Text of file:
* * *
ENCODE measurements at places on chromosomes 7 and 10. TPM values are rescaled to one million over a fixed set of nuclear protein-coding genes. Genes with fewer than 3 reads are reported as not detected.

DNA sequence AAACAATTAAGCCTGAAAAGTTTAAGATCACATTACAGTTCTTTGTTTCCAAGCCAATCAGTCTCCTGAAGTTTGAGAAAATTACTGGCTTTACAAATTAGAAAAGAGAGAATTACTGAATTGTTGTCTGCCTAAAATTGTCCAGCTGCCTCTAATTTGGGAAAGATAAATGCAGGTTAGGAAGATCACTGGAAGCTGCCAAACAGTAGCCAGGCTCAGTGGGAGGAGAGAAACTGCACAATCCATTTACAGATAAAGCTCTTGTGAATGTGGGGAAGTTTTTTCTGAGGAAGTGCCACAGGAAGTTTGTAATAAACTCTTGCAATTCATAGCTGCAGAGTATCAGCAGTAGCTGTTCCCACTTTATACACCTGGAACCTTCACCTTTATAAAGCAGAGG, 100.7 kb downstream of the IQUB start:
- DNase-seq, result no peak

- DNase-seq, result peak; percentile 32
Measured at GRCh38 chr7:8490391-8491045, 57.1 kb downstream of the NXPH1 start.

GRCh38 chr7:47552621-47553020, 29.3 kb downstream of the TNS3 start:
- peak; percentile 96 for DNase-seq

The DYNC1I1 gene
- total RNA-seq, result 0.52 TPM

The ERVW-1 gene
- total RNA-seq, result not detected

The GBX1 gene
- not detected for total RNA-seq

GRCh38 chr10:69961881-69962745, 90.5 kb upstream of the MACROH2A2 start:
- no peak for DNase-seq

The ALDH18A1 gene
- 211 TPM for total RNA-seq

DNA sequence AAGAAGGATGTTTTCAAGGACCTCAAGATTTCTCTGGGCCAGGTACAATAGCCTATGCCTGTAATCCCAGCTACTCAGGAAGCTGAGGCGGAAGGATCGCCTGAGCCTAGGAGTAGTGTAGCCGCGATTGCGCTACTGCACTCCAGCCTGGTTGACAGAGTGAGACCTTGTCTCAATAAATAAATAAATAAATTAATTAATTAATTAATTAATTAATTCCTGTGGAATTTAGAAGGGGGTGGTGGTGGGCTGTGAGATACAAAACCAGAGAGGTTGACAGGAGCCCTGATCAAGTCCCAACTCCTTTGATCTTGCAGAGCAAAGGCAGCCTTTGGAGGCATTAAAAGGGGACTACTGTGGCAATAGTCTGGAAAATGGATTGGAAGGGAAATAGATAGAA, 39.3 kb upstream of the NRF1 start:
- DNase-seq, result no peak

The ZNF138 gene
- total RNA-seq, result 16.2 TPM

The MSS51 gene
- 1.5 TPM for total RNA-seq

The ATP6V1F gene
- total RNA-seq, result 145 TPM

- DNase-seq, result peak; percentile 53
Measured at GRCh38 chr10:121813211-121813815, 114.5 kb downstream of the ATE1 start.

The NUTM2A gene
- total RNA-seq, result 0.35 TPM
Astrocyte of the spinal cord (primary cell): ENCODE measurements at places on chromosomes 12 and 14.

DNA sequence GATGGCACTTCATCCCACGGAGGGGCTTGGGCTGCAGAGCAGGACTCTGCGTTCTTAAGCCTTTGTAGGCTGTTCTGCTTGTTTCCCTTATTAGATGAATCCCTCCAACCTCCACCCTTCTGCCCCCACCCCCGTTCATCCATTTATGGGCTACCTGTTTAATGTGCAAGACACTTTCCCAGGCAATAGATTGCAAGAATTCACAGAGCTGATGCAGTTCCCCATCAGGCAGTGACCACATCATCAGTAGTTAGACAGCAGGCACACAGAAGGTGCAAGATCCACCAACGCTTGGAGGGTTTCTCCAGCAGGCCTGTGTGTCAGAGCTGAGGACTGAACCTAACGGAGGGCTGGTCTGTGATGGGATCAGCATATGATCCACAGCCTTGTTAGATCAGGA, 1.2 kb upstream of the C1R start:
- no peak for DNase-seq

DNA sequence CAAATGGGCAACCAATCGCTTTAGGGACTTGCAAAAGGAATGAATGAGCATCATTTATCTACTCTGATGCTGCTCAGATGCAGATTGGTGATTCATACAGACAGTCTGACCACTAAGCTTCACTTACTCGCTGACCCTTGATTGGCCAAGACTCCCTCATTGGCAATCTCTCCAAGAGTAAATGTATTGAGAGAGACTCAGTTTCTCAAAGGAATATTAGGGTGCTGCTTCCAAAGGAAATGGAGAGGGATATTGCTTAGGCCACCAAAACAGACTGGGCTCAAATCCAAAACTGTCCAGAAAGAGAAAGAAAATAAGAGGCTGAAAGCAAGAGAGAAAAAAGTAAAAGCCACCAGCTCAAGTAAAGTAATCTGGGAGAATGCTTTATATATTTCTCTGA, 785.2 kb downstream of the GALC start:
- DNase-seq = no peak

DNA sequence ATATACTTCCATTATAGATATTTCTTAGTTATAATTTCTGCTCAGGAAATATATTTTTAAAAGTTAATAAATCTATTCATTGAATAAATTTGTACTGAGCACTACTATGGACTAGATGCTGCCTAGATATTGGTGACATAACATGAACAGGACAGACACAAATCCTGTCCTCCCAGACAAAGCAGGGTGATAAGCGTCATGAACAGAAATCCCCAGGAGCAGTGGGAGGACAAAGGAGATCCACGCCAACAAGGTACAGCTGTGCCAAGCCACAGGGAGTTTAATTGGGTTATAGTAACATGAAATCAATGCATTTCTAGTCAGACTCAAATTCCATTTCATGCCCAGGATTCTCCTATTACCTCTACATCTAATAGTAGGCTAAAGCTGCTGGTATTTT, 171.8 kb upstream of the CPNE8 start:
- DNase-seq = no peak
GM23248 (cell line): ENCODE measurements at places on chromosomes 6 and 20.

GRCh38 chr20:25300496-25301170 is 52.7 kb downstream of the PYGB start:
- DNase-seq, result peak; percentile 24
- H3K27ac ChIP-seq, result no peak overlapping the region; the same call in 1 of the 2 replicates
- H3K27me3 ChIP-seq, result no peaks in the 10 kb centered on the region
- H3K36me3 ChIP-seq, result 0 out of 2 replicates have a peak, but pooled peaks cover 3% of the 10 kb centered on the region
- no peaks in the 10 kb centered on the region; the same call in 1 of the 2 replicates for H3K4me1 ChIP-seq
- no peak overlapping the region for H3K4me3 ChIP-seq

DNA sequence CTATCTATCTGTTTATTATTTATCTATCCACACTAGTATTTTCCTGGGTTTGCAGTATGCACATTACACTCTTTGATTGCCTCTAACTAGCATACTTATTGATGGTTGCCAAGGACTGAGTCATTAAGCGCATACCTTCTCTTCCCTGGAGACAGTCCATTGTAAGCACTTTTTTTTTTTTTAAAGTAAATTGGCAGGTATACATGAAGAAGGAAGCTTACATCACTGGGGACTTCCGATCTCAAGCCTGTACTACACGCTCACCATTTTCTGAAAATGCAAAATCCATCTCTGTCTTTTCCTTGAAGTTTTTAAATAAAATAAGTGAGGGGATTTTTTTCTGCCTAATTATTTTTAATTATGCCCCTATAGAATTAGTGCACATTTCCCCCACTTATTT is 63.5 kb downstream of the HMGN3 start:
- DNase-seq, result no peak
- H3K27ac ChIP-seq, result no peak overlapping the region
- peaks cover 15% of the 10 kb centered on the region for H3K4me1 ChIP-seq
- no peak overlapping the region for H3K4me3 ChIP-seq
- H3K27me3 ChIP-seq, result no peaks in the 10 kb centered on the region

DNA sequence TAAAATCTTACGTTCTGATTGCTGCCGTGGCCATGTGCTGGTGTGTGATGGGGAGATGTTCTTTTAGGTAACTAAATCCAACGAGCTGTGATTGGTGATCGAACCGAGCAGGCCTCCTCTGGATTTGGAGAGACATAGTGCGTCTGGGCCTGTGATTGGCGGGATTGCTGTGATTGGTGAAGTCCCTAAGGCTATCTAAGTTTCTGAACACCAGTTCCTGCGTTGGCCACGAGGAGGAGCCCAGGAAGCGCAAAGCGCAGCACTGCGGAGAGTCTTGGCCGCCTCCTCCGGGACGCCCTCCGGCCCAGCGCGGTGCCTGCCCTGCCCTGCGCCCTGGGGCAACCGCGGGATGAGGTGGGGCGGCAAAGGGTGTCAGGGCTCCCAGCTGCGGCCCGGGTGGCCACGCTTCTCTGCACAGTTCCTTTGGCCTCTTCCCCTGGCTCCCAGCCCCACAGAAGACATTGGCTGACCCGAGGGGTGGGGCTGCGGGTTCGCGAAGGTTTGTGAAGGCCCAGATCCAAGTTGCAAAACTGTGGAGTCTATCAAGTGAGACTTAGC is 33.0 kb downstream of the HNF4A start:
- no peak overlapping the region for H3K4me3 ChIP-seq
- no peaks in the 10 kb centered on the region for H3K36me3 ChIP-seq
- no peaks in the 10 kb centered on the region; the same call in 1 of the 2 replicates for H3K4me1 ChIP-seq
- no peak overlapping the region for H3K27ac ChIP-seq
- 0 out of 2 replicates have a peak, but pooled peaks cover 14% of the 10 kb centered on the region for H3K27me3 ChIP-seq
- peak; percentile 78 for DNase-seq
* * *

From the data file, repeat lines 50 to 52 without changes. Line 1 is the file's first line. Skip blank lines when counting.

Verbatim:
- H3K27me3 ChIP-seq, result no peaks in the 10 kb centered on the region

DNA sequence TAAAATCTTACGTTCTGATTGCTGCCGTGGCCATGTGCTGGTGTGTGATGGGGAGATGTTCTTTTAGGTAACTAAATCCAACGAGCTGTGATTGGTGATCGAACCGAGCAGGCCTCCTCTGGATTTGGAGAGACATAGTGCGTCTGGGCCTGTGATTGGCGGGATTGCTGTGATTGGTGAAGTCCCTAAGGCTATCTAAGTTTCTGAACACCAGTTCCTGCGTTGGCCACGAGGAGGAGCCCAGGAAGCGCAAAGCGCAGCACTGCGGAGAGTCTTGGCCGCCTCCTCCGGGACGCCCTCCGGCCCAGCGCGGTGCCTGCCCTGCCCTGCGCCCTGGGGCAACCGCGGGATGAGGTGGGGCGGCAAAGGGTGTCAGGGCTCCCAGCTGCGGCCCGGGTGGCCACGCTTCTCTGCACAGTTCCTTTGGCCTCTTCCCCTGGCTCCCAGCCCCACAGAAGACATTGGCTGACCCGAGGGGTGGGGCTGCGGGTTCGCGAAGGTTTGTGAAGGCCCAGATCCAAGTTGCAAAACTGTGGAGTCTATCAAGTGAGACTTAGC is 33.0 kb downstream of the HNF4A start:
- no peak overlapping the region for H3K4me3 ChIP-seq